Here is a delightful story on classical science experiments with tension but, alas, an awful long wait between highlight reels. Also, not much that counts as practical information for nearly all readers who are not graduate students or beyond in materials science.
Webb does a first rate job without wise cracks to divert from the droll amusement that comes form telling the story straight. One test is at Trinity College Dublin, another at the University of Queensland in Brisbane, and a third is at Queen Mary University of London. In the tale one learns a bit about why a few scientists are so interested as to set up experiments that will outlive them, in some cases without yielding a single data point. Yet live feed cams so the public can join in watching nothing happen have a steady viewership. The science arises form study of the difference between true solids and liquids, between crystalline structures and the disorder of fluids, and how subtle the transitions may be. The story even draws a distinction between tests that are full-on experiments (under controlled, monitored conditions) and others that are more like expositions to make a general point.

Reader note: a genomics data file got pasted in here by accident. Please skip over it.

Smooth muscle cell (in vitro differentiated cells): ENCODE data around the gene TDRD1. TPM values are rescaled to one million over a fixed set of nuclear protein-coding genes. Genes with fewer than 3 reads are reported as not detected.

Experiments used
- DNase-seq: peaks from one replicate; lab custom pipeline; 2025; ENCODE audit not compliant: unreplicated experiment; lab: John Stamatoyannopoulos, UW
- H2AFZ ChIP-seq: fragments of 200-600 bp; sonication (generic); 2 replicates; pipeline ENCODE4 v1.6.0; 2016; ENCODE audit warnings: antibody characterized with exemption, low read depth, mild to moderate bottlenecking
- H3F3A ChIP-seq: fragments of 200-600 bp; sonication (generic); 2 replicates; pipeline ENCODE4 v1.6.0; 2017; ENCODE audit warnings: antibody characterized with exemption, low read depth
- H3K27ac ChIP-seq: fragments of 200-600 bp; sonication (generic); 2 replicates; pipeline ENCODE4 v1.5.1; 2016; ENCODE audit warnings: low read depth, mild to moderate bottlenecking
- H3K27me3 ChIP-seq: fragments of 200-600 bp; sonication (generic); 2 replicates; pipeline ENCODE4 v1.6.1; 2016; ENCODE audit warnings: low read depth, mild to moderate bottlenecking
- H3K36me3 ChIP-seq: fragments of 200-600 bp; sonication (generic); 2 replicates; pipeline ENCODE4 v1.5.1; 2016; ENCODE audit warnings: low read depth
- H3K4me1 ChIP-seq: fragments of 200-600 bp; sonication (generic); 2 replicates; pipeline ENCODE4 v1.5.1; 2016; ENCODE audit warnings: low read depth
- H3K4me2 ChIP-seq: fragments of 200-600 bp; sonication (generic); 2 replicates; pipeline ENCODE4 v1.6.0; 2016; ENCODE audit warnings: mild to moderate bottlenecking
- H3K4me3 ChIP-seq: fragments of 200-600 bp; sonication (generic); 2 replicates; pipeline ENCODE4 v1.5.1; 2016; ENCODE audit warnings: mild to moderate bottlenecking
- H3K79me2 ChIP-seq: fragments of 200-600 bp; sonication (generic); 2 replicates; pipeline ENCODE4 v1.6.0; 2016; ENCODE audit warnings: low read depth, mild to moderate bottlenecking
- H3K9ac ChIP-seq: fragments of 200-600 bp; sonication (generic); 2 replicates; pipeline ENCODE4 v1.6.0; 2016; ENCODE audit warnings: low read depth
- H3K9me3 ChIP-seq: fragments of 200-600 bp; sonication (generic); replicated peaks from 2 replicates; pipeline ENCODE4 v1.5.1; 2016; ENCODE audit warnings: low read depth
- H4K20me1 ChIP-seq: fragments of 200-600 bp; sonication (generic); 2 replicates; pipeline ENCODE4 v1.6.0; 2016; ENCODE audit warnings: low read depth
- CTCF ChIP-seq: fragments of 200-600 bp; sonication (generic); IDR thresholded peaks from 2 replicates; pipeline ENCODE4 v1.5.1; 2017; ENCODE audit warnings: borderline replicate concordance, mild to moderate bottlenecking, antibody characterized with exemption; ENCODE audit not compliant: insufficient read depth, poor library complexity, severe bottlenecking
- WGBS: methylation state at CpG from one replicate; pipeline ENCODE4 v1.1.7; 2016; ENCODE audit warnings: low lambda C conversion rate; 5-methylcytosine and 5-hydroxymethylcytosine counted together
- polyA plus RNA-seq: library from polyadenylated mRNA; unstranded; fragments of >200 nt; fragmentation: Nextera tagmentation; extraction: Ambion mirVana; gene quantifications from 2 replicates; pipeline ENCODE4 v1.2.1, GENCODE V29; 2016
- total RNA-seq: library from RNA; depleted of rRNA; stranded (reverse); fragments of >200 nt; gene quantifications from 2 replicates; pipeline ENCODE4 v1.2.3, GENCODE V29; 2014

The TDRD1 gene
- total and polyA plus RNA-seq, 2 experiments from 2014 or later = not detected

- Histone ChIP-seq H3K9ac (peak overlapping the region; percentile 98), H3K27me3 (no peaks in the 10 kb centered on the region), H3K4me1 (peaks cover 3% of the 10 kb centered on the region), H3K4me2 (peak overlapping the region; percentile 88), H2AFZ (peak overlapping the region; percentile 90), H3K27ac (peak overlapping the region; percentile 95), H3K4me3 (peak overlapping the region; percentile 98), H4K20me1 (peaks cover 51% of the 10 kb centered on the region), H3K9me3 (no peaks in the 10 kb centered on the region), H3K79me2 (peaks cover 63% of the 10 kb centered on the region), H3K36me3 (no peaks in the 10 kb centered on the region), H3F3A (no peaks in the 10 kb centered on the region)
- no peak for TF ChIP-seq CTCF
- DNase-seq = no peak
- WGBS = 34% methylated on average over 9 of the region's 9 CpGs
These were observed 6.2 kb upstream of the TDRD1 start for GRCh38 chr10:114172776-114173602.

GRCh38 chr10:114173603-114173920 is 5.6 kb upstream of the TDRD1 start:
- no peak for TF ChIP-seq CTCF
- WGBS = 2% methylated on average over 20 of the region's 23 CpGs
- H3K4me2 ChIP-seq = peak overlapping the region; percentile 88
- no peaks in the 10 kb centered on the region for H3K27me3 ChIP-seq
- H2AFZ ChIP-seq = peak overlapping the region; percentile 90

The fact that such tests are underway has been in the news over the years. The hook now is that at one of the labs researchers (presumably grad students and post-docs determined to get some action before they move on) set up an additional series of tests. Some of the originals have been at it for nearly a century. The companion set-ups use tar slightly diluted with more volatile petroleum products, or something, so that they are a little bit runnier.
About Boston, perhaps a fluid place, viscosity unknown: …but after reading on pitch drops, this story fits right into a post on the relative order and disorders among solids and liquids.
An MIT professor, it says here, one day was looking at a blow up of Boston from the air when it hit him. He turned to a colleague.: “Hey, doesn’t that look like a molecular structure?” So he set up a study. And while Boston has the scale size and random patterning of a liquid, New York is more like crystal. Graham is a New England freelancer and feature writer, doesn’t do much science (her site), but should try some more. She reports here that associating city patterns with solid materials does yield a few practical, but still unrealized, payoffs for urban designers.
This article was originally published on Tales of pitch, glass, fluidics – and of Boston as amorphous molecular liquid